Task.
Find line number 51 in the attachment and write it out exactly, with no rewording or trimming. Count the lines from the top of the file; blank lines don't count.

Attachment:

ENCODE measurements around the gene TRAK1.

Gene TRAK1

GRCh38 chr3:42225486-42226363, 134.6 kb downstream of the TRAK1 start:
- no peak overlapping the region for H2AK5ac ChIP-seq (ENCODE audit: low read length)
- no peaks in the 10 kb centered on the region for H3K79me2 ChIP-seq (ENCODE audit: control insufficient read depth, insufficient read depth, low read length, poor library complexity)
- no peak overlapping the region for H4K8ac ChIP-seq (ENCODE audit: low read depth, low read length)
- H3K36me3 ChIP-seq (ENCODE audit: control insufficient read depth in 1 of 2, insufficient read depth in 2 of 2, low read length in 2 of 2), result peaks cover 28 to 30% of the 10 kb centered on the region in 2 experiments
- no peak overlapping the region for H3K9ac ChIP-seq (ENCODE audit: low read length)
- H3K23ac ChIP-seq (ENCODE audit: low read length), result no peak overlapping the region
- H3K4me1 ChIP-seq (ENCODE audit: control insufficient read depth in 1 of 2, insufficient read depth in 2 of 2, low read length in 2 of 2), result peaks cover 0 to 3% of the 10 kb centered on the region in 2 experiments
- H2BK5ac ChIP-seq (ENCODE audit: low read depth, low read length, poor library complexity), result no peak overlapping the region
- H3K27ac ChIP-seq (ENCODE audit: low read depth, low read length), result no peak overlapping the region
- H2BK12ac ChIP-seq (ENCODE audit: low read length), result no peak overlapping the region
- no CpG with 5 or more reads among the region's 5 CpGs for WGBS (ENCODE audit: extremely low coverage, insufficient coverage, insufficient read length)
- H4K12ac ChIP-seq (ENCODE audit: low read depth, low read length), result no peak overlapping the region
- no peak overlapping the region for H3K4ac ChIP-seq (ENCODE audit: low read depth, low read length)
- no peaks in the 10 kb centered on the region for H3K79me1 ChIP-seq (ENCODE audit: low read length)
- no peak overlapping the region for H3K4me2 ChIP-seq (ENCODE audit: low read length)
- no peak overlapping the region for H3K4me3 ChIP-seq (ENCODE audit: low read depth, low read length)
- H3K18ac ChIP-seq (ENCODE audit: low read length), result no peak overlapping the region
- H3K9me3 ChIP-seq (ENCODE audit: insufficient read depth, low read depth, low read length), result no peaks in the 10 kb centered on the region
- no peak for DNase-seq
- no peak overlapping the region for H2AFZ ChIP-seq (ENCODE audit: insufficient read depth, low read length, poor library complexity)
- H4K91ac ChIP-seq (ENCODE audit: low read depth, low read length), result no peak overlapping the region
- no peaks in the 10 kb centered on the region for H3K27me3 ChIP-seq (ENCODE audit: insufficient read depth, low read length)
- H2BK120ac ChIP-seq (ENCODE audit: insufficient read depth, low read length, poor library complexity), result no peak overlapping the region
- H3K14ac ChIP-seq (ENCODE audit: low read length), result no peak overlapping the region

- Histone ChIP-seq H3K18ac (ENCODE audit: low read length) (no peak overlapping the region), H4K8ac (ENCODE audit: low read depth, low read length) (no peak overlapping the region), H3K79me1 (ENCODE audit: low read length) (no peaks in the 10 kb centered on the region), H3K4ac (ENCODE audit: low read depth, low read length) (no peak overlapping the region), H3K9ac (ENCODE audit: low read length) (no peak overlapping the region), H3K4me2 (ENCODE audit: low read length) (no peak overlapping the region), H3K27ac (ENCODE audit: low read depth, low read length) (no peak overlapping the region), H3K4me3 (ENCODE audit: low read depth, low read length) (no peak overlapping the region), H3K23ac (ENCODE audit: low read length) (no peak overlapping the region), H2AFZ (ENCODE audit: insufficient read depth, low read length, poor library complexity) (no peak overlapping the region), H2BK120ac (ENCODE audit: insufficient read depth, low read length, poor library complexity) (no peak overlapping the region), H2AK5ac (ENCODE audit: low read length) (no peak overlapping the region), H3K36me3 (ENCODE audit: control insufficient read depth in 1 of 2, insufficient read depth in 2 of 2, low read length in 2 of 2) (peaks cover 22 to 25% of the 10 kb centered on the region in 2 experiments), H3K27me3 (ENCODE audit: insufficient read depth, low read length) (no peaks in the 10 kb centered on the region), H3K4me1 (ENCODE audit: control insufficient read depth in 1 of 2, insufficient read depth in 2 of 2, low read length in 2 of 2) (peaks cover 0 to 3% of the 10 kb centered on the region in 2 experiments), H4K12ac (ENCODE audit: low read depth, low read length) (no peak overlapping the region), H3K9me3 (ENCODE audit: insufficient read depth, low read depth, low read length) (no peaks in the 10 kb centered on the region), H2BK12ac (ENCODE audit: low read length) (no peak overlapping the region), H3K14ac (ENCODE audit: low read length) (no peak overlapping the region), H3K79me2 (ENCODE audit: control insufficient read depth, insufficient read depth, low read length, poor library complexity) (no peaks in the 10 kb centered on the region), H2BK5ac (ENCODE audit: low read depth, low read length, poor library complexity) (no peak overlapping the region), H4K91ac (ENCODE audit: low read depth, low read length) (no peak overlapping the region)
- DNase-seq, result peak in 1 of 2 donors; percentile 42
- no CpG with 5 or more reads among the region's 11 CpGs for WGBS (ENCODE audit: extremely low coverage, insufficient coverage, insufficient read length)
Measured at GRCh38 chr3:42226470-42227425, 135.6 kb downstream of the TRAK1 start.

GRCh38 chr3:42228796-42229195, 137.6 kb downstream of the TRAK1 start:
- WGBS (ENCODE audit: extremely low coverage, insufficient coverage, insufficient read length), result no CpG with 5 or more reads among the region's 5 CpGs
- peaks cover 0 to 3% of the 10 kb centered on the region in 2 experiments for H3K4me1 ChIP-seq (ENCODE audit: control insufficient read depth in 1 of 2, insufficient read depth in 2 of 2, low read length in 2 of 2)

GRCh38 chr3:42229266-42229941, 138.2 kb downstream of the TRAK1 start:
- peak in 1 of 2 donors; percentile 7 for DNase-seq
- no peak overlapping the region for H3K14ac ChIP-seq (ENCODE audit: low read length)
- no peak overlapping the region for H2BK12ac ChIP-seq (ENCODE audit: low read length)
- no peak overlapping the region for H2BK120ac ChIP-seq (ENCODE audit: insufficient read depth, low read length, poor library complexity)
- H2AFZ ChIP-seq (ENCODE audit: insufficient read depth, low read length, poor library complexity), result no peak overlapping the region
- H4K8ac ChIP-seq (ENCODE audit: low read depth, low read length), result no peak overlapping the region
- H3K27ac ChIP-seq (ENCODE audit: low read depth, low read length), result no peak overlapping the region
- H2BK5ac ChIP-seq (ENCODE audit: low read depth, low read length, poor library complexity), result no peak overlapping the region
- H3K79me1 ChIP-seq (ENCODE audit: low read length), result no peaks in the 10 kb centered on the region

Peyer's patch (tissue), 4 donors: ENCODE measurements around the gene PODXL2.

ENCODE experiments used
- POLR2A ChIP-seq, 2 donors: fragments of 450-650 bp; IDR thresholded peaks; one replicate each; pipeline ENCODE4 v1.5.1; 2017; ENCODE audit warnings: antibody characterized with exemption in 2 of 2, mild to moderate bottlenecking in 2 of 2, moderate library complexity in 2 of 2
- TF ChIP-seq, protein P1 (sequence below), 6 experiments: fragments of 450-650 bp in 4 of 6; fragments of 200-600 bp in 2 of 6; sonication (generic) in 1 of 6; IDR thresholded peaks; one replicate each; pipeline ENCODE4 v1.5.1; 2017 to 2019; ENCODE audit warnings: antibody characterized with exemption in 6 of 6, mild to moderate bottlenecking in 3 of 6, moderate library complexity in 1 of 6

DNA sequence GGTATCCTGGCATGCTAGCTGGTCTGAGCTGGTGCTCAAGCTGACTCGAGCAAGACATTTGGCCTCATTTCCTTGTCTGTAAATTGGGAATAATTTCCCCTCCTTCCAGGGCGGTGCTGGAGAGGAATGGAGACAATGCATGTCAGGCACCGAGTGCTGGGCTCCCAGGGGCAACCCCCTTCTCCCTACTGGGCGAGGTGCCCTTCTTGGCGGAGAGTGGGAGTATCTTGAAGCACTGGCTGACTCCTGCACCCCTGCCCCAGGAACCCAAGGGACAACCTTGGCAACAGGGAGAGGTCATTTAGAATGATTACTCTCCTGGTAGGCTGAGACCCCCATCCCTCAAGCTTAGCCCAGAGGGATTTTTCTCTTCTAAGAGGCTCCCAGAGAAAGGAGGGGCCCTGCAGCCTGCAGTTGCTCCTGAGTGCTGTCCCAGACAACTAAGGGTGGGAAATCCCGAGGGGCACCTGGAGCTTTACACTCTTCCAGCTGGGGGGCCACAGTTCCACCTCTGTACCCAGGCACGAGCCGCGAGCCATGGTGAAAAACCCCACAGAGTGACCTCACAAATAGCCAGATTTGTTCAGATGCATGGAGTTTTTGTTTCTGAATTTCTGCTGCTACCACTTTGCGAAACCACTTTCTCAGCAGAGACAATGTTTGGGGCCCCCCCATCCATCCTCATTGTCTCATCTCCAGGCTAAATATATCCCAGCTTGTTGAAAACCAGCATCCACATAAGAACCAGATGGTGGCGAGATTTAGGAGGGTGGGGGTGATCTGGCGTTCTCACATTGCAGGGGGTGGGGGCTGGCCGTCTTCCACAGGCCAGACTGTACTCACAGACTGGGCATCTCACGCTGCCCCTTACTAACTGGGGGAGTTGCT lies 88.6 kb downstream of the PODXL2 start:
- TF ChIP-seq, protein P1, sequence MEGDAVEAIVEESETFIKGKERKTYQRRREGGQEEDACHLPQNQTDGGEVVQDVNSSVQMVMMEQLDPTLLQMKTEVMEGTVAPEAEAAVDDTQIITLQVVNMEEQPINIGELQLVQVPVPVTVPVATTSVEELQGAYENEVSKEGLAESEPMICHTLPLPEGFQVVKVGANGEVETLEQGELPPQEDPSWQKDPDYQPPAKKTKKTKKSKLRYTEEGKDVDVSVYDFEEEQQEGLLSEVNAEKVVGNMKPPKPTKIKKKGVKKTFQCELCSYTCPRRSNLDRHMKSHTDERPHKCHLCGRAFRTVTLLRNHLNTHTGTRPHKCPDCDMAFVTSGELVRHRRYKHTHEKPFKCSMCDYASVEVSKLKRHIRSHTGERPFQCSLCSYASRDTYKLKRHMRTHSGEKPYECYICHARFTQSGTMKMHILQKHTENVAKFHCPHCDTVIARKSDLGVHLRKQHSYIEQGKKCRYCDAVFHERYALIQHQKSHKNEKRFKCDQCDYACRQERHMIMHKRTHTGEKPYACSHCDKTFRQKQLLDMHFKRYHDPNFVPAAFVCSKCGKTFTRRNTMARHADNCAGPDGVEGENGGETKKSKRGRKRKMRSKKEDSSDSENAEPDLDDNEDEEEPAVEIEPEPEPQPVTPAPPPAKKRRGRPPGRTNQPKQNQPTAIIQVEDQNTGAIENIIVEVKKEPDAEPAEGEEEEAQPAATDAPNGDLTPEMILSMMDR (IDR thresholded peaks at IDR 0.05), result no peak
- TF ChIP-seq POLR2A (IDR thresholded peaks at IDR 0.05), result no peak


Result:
- TF ChIP-seq POLR2A (IDR thresholded peaks at IDR 0.05), result no peak